MISSOULA -- With the weather recently improving around western Montana, spring and summer see outdoor recreational activities begin to take off around Missoula for adults and youths.
From soccer to ultimate Frisbee to pickleball and more, rec sports around the Garden City are a staple during the warmer months.
But just like everyone else, those leagues are also on hold due to the ongoing COVID-19 pandemic. Missoula Parks & Recreation has delayed all of its spring seasons and even canceled a select few.
The leagues that are delayed hope to begin at the start of May, barring any changes from higher authorities during this outbreak. If things continue to be postponed, they have a plan in place for a start date on June 1.
“That kind of delicate algorithm that has been in place for years is now thrown off," Missoula Parks & Rec recreation program supervisor Meg Whicher said. "All of the adult sports and sports organizations in town, we're having to kind of rewrite an algorithm to figure out extending out what was happening with six months into a shorter time period with the same amount of actual physical space, so it’ll be interesting.”
While delaying makes sense, Missoula Parks & Rec runs into another obstacle though if things do indeed normalize.
"What it's doing is it's pushing back the starts of all of our seasons and then pushing them longer into July and August, which runs into smoke season, which will be a whole other can of worms at that point," Whicher noted.
Among those canceled include junior playmaker's ultimate, adult 7v7 soccer, learn to play pickleball and an adult recreation walking program. Rugby, lacrosse, adult ultimate and plenty of soccer are among those delayed. More can be found here.
Since softball, 11v11 soccer and sand volleyball all start in May, the decisions made on their status will be determined later this month. Parks & Rec are evaluating everything on a day-by-day basis rather than making one large decision on everything going forward.
“We’re just making the conscious decision to incrementally make decisions instead of broad-based things because it seems like everything has been so fluid," Whicher said.
Financially, Parks & Rec hasn't been affected as heavily thanks to being a public entity. Missoula Parks & Recreation director Donna Gaukler told MTN Sports that they refunded just less than $5,000 in adult sports league fees, "which would have been used to cover program costs had the programs run as scheduled."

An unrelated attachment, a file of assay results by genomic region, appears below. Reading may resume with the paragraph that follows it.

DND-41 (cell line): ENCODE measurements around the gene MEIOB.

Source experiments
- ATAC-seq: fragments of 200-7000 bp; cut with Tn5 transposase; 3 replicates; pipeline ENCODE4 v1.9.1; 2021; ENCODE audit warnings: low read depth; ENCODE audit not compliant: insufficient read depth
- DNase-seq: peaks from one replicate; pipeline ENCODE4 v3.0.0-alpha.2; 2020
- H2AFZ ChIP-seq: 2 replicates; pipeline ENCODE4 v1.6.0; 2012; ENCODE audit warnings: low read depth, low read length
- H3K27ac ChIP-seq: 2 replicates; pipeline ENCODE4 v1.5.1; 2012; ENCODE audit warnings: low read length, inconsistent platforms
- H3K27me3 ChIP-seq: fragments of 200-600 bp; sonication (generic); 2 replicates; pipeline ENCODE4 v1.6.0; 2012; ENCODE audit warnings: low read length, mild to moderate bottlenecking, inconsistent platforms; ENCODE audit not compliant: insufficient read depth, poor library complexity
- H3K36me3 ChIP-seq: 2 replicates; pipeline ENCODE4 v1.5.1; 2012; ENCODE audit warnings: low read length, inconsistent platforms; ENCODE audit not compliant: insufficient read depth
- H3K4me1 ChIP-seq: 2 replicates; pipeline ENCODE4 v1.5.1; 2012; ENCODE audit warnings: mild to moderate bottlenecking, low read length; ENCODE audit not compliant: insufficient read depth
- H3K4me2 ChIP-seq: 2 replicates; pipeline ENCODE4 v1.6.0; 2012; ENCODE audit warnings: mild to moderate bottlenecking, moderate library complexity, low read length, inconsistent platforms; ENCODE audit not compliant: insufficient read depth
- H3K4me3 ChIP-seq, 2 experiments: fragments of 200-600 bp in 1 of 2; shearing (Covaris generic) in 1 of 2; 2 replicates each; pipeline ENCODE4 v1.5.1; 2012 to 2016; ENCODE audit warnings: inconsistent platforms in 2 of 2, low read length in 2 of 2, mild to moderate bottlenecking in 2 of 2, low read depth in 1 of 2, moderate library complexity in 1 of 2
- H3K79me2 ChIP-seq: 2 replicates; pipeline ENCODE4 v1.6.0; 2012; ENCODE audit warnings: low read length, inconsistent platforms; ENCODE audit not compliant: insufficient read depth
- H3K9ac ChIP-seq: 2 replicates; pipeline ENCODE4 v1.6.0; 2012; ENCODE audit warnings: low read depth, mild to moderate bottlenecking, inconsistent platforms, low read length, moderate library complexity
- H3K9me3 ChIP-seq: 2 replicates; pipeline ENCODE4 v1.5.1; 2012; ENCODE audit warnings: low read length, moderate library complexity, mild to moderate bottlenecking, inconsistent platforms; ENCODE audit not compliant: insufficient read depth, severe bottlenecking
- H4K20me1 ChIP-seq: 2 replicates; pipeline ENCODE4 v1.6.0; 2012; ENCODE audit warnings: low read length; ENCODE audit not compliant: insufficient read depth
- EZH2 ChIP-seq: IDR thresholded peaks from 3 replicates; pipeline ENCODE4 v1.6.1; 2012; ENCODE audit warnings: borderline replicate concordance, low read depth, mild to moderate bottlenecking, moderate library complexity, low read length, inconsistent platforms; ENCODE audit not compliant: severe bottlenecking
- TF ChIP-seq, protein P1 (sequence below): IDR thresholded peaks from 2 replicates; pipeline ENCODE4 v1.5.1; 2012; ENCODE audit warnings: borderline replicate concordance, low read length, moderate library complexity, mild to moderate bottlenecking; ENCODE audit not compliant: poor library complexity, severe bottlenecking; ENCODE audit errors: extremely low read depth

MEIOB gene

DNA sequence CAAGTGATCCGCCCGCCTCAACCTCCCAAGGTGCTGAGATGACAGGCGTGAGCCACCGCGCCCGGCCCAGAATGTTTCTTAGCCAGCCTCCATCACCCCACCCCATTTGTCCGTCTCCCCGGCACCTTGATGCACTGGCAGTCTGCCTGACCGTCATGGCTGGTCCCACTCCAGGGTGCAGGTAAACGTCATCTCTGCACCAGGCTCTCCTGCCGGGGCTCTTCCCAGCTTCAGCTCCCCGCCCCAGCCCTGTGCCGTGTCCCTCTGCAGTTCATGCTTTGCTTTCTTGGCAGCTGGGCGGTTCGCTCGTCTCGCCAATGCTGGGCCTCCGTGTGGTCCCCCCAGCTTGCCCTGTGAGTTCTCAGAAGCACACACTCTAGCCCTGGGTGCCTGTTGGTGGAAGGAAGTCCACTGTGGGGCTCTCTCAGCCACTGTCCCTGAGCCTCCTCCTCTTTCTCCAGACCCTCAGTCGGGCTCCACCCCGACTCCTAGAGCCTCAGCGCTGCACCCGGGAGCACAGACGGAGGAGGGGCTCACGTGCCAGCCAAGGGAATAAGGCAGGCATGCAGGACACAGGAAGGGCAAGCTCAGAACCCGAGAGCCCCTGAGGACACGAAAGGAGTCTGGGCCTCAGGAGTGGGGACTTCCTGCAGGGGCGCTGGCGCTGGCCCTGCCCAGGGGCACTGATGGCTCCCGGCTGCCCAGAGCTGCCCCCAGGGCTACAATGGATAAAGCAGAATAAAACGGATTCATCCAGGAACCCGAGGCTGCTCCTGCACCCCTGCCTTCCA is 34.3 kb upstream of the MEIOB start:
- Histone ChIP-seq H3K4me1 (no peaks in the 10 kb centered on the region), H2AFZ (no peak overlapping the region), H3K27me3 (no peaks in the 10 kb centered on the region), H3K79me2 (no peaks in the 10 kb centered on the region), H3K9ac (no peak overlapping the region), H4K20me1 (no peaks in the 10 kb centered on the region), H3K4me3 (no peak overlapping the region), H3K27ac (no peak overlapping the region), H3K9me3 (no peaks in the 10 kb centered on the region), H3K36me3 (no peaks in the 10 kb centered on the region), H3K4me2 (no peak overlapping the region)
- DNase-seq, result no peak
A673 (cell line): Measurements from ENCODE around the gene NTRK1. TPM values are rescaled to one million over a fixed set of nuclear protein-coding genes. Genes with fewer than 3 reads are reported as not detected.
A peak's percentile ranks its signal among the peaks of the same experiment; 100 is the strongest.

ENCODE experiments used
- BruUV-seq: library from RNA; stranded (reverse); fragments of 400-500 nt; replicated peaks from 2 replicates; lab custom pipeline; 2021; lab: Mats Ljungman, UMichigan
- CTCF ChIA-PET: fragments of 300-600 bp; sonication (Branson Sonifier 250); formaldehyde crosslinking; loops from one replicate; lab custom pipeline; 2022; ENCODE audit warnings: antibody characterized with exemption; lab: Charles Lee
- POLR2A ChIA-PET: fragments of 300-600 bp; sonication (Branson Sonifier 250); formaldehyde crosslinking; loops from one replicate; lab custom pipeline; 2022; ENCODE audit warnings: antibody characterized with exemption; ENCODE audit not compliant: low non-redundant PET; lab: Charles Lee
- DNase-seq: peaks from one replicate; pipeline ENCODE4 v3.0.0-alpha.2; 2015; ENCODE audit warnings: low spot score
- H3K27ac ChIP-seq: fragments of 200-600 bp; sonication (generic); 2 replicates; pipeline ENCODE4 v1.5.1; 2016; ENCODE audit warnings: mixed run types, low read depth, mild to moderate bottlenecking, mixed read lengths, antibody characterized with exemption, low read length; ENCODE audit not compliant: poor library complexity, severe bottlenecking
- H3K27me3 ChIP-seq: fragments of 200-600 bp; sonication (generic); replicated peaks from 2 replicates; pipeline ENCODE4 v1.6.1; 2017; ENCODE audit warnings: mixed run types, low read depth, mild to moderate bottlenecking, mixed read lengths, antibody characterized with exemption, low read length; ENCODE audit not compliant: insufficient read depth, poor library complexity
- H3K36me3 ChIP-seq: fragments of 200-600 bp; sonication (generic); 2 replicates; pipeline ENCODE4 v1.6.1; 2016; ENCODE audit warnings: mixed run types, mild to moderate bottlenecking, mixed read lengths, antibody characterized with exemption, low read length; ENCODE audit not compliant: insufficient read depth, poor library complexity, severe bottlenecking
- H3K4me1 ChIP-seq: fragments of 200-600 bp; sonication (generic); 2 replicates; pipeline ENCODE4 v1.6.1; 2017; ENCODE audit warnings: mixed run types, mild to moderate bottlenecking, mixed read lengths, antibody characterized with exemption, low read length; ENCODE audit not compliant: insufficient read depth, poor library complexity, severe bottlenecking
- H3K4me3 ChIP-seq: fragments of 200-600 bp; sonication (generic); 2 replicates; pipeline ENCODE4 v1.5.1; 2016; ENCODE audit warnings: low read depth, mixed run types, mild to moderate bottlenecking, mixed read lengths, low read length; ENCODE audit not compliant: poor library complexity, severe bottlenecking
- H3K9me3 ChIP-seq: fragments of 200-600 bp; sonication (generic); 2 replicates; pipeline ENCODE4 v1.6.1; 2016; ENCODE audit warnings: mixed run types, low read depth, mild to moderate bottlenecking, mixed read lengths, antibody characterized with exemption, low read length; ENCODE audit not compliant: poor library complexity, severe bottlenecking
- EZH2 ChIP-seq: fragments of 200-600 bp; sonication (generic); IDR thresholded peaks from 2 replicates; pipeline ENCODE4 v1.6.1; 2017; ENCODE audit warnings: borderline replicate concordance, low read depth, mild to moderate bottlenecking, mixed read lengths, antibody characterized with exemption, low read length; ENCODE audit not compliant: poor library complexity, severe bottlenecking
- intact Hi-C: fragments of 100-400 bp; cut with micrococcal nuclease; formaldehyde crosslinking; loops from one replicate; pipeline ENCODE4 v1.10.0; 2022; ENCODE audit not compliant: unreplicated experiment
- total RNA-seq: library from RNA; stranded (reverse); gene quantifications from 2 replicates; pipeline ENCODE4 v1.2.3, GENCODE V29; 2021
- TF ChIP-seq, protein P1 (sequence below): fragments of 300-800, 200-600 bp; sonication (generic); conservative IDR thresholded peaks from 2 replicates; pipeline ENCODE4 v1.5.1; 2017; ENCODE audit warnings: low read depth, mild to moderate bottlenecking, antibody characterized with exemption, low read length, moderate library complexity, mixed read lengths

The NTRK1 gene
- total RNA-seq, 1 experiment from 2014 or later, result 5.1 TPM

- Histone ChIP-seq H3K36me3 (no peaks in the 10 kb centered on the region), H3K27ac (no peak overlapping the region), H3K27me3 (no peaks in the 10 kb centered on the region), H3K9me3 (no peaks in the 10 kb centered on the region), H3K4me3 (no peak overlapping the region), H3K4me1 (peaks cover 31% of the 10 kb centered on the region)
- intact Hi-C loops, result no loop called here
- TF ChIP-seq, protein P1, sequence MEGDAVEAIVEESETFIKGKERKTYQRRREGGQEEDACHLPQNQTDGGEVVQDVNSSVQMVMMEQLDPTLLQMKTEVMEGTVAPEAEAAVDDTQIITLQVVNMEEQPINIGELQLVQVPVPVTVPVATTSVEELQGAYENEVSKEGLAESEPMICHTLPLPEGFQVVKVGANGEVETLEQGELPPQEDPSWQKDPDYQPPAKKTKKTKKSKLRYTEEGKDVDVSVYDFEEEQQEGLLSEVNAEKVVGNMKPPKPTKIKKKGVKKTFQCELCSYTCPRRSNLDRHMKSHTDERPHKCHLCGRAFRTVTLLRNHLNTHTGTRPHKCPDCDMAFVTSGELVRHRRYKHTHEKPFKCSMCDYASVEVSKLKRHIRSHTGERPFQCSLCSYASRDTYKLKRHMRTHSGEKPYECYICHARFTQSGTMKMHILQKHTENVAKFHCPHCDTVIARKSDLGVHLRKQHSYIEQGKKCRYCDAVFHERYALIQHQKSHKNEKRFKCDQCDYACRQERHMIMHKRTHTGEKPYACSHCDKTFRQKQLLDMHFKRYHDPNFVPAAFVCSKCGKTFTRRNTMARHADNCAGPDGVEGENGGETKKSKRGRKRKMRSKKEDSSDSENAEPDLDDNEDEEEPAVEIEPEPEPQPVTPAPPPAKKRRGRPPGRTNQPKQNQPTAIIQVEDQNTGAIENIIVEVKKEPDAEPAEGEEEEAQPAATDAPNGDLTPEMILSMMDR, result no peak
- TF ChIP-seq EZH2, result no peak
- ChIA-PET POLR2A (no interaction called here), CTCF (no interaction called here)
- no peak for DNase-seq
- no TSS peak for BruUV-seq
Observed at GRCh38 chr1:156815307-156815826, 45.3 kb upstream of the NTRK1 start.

Gaukler added, “Right now, we’re focused on helping Missoulians face the much greater losses they’re suffering in terms of their health and safety, economic and job loss, and much more. We’re doing everything we can to manage resources well and provide safe, accessible outdoor spaces during the pandemic. Recreation fees simply help us cover the cost of offering the program — they’re not a profit source for the department. When the program is canceled, our costs are lower."
Fields continue to be open to the public but currently cannot be rented out from what Missoula Parks & Rec calls out-of-house groups, meaning organizations and sports not run by the Parks & Rec department, which rents the fields for use during its seasons during the spring and summer.
At Fort Missoula Regional Park, the bowl is currently closed due to increased horticulture.
For those who use the fields, social distancing is preached heavily by Parks & Rec and is paramount in their goal to get leagues started back up again. Missoula Parks & Rec is working closely with the CDC, the county health department and city leadership as it continues to monitor and make decisions going forward.
"The biggest questions that we're getting is, 'Well, if I'm practicing social distancing, can I still go and hike or still go and play tennis with my friends?'" Whicher explained. "Make decisions that are best for all of general society.
"Recreating is obviously an essential thing that we’re doing. The things are still open but making plans to meet up with a bunch of people in a city park to play a sport that’s outside of your family is not actually following the CDC guidelines of social distancing.”